TIP: read actively, asking yourself questions and taking notes as you read the passage. The key is to find the answer in the passage quickly and accurately.

Writing & Language

  • 35 minutes
  • 24 Questions on Expression of Ideas
  • 20 Questions on Standard English conventions

The Writing & Language section of the PSAT is 35 minutes long and covers 44 questions. That’s approximately 45 seconds per question, not including the time needed to read each of the 4 word passages, each between 400 and 450 words.

This section of the exam is aimed at testing your ability to identify and correct areas where the passage does not comply with standard English conventions, such as grammar, usage, and punctuation. In short, your ability to identify errors in the passage and determine the necessary revision among the answer choices is key.

Passage topics include Careers, Social Studies, History, Humanities, and Science. At least one of the four passages will include an informational graphic, where you will be asked to harmonize the information presented in the graphic into the passage, by completing a sentence in the passage.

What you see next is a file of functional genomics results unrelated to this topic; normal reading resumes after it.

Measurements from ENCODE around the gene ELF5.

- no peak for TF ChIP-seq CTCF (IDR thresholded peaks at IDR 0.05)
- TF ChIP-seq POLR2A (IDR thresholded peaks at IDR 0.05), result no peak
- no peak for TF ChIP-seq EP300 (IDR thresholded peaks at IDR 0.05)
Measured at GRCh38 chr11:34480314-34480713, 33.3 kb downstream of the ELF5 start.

TIP: with only 35 minutes, you’ll need to quickly identify where the passage does not comply with standard English conventions and eliminate answer choices that do not address the issue you’ve identified.

Math

  • 25 minutes: No Calculator
  • 45 minutes: Calculator
  • 16 Heart of Algebra
  • 13 Data Analysis & Problem Solving
  • 16 Passport to Advanced Math
  • 2 Additional Topics in Math

The Math section of the PSAT is 70 minutes long and covers 47 questions. That’s approximately 90 seconds per question. For the first 25 minutes, you’ll be required to answer questions without use of a calculator. For the remaining 45 minutes, you will be allowed the use of a calculator.

This section of the exam will focus on algebraic problems and your ability to analyze and interpret a set of data. Many questions will require two or more steps in order to solve them.

You will see two kinds of question formats in this section: grid-in questions or ones where you’ll be asked to enter an answer; and multiple-choice questions where you’ll have 4 answers choices to choose from.

Heart of Algebra problems will test your ability to create, solve, and analyze equations, systems of equations, linear equations, inequalities, and functions. Problem-Solving and Data Analysis problems will focus on real-world problems that include concepts in proportional relationships, percentages, complex measurements, and data interpretation and synthesis. Passport to Advanced Math will test your ability to understand and analyze the structure of advanced expressions as well as complex equations, including quadratic and higher-order equations.